This was a simple day turn-over that I did within a couple hours.
It's a sort of public service announcement reminding citizens the protocol for dropping off animals with the Central Missouri Human Society after 5 puppies were left in a plastic box with holes bored into it over night and 4 out of the 5 puppies were found by volunteers in the morning, dead.
I went to talk to Shelter Relations Coordinator, Allison Toth for the information and took a cell phone pic of a bunny who had Katherine Reed's face keeping him company nearby in his cage.
I received a wonderful compliment by a reader, which of course filled my little heart with joy.
Ray Shapiro July 30, 2010 | 7:18 p.m.
This is one of the best articles I've read in a long time.
Save me the trip to the door at Big Bear to check this out:
Is the front of CMHS well lit after hours and is there a sign posted about this after hours/emergency option?
here was my reponse, which may be misinterpreted, though it's a topic that I know alot about and feel the information is important for informing the public about how to most responsibly care for a found animal/animals.
It is my hope that the population of animals without homes/proper care will dwindle with a little education:
Gianna Volpe, reporter on this story:
First of all, Thank you so much, Ray.
I'm glad that you enjoyed the article.
The only reason I was aware of the temporary move was because I went to the big bear location a few weeks ago to adopt a kitten of my own.
I am unsure about how well lit CMHS is after hours, but I am fairly sure that there is no prominent signs explaining the emergency protocol, which I think could be a boon to the organization should they decide to place a sign in the windows.
I was very glad to learn that the organization has done away with a drop-off fee, which I'm told helped with some of these middle of the night drop offs, though not entirely.
The reason I think it's so important for people to make sure that the animals are safely changed hands particularly has to do with the temporary location of the humane society.
Paris is certainly a busy, busy road.
Actually I know that down the road next to a Casey's there is usually a litter of abandoned cats hanging around a dumpster.
And next to Darryl's auto repair shop behind Subway on the business loop.
There is, of course, the humanitarian desire to feed feral cats, though I have to say that this absolutely does more bad than good.
Feral cats tend to breed outside of their actual means, so, one fed feral cat soon becomes 6, 12, 24. kittens that are undernourished, prey for larger animals, and who tend to die from lack of care and consistent food.
My father is a health officer in New Jersey, an animal lover who I went on many stake-outs out with trying to reign in an out of control feral cat population whose lives are anything but fulfilling. (and can spread diseases)
Although it's true that not all of the cats caught are able to find homes and some may be put to sleep, the fault of this phenomenon really lies in the misguided feeding of feral cats, who will breed a generation of animals that are unable to be properly fed and cared for.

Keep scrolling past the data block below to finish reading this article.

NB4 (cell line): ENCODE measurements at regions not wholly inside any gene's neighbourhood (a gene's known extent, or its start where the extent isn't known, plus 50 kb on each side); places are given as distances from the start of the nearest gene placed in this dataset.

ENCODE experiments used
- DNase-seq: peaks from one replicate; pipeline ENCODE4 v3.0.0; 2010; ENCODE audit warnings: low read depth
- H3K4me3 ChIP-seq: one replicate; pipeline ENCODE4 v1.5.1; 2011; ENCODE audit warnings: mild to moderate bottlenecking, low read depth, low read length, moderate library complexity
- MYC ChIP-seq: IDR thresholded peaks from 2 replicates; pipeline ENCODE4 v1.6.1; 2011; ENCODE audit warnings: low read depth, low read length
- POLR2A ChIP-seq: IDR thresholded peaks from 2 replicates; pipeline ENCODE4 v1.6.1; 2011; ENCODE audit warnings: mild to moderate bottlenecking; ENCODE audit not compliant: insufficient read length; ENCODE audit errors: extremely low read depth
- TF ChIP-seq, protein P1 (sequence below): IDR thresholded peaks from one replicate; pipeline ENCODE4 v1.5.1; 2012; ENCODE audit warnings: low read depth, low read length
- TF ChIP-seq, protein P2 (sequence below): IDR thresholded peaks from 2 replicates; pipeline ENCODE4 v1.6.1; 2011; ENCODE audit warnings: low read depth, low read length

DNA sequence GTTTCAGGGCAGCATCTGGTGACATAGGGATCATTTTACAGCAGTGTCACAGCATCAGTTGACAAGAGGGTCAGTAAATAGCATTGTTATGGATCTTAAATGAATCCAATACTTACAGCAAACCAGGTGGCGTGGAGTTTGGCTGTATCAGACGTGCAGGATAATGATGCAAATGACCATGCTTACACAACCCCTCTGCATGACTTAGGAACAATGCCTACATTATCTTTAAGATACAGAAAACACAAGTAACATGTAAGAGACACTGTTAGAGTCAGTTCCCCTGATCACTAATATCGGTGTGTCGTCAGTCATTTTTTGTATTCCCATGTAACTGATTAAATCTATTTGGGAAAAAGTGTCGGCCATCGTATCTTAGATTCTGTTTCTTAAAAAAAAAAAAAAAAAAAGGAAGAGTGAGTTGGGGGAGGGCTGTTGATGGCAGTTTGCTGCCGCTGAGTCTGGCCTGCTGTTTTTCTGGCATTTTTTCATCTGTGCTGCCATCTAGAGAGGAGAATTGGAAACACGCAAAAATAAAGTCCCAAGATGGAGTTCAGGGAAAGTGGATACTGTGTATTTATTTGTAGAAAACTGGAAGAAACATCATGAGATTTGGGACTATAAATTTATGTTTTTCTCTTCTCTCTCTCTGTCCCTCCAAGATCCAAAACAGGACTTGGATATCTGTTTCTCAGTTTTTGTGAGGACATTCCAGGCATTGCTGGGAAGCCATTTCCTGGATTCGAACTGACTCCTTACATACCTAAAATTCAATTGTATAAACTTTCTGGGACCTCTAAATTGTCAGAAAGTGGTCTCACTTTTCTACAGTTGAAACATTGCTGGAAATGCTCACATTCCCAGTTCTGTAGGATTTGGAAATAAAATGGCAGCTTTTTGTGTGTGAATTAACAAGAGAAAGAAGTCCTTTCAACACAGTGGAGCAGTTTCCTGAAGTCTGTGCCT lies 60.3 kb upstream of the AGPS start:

The humane society does its best work by neutering the animals that are brought to them and then trying to find homes for those animals.
I hope that those who read this article will be more likely to call animal control if they have animals to drop off to the humane society after hours.
Before writing this article, i felt a stigma attached to "animal control" though finding out that they have access to the humane society and can perform intakes helped remove this stigma for me.
Here's the article:
Central Missouri Humane Society accepts animals for free
Friday, July 30, 2010 | 3:37 p.m. CDT
BY GIANNA VOLPE
COLUMBIA — It doesn't cost anything to safely put animals in the care of the Central Missouri Humane Society.
Instead of dropping an animal off anonymously or after business hours, the proper process, Shelter Relations Coordinator Allison Toth said, can take as little as a few minutes.
The shelter has been taking steps to make it easier for people to drop off animals that they find or cannot care for.
"We're an open door shelter," Toth said. "We will not make you feel guilty; we understand that life happens. We just want what's best for the animals."
These reminders come in light of a recent incident in which five border collie puppies were left on the doorstep of the humane society after hours. By the time volunteers arrived the next morning, four of five of the puppies had died. The fifth is currently alive and doing well in foster care.
Animals left at the humane society during the night are fairly common and it often happens on a weekly basis, Toth said.
She said when an animal is dropped off while they're open, a quick intake form is done on the animal. It varies depending on if the animal is a stray or owned. For strays, a basic breed and approximate age will be assessed and for owned animals, temperament and other details might be asked.
Those who find themselves in an emergency or have an animal to drop off when the shelter is closed, can call animal control at 449-1888. Animal control has access to the humane society's facilities after hours to admit an animal safely.
The Central Missouri Humane Society abolished the $20 fee they previously charged until about three or four months ago, Toth said.
She also said changing from having a fee to asking for a donation helped. Some people who dropped off animals could not afford the fee, but now, some others end up donating more than the $20 fee they used to require.
The Central Missouri Humane Society is temporarily located at Mid-City Lumber Co., 4709 Paris Rd., during renovations of their Big Bear Boulevard location. The shelter is open from 8 a.m. to 5 p.m., Monday through Saturday.